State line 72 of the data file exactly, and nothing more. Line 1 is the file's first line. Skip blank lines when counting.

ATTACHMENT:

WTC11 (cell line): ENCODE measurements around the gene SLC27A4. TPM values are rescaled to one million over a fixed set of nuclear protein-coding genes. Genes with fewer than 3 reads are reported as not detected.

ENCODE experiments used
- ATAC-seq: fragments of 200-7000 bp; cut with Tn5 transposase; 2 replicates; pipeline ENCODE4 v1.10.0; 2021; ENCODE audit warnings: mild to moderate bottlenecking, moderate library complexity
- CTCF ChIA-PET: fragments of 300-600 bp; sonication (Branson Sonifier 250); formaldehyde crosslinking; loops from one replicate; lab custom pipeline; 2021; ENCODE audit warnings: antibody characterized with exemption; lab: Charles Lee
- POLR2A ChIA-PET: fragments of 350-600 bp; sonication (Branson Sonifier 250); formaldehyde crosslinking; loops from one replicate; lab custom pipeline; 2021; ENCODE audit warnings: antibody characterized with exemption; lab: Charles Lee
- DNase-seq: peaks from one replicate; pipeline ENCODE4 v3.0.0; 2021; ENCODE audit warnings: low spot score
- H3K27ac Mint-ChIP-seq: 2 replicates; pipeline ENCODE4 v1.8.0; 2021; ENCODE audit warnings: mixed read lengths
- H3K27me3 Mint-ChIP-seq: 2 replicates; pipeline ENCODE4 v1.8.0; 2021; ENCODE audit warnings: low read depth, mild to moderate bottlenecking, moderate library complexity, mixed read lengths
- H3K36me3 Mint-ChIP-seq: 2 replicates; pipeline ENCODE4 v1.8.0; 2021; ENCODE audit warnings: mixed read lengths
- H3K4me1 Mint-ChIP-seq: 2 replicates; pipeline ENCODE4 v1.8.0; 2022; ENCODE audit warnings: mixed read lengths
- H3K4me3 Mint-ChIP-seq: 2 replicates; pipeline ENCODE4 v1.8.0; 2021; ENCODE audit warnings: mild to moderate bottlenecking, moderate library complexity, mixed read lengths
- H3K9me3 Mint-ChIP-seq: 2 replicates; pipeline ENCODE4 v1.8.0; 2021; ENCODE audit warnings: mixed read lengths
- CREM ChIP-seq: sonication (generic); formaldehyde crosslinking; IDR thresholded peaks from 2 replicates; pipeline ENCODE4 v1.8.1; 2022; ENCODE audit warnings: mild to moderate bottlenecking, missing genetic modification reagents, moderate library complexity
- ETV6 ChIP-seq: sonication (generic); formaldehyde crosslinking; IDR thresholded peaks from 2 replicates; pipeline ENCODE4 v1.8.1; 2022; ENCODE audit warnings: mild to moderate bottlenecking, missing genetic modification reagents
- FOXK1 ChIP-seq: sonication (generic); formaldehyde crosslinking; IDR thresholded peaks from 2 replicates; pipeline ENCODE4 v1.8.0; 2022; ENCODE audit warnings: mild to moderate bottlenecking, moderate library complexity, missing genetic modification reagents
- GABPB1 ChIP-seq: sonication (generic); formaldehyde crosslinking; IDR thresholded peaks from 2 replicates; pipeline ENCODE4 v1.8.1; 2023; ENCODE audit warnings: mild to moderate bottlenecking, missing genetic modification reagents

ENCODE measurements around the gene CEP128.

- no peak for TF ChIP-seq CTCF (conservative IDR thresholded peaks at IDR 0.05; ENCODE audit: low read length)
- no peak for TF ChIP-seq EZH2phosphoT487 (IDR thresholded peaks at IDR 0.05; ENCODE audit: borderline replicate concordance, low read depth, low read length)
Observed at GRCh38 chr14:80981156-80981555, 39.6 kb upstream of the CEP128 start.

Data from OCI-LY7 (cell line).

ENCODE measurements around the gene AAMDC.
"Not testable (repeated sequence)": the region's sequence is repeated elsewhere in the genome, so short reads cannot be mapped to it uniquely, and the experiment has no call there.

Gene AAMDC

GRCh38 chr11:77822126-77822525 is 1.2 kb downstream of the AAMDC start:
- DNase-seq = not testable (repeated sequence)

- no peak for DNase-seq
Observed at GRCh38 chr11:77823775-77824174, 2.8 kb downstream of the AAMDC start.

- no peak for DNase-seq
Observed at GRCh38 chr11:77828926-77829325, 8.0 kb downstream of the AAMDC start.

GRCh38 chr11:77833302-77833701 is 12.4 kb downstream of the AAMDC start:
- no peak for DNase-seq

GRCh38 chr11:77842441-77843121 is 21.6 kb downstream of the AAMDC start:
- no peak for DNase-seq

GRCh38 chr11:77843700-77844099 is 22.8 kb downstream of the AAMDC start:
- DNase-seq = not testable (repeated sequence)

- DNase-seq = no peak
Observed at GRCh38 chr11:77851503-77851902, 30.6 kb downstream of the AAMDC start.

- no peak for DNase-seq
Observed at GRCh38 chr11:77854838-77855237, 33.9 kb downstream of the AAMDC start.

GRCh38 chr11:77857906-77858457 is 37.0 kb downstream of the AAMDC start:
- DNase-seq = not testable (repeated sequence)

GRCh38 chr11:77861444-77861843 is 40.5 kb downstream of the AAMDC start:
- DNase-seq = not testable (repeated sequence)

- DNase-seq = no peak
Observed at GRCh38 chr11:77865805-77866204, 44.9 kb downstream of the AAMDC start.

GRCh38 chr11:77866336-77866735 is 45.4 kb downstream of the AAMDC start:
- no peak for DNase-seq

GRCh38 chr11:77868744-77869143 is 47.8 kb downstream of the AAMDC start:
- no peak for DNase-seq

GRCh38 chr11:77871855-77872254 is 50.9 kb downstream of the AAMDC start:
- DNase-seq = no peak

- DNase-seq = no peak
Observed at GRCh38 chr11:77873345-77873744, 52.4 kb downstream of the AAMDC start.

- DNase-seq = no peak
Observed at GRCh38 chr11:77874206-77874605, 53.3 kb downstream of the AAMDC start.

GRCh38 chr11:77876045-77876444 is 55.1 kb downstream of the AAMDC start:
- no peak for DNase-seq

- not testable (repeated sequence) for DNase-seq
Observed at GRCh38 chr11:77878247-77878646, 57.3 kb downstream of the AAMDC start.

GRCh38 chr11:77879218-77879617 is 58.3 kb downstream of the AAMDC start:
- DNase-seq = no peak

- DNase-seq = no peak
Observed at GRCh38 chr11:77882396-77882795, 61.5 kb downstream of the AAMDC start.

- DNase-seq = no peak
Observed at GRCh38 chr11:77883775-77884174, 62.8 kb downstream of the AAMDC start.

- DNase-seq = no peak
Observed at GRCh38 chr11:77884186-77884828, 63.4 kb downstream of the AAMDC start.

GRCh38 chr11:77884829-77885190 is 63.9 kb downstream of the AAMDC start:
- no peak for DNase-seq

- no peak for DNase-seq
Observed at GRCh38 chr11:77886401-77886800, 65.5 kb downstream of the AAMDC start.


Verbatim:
Observed at GRCh38 chr11:77886401-77886800, 65.5 kb downstream of the AAMDC start.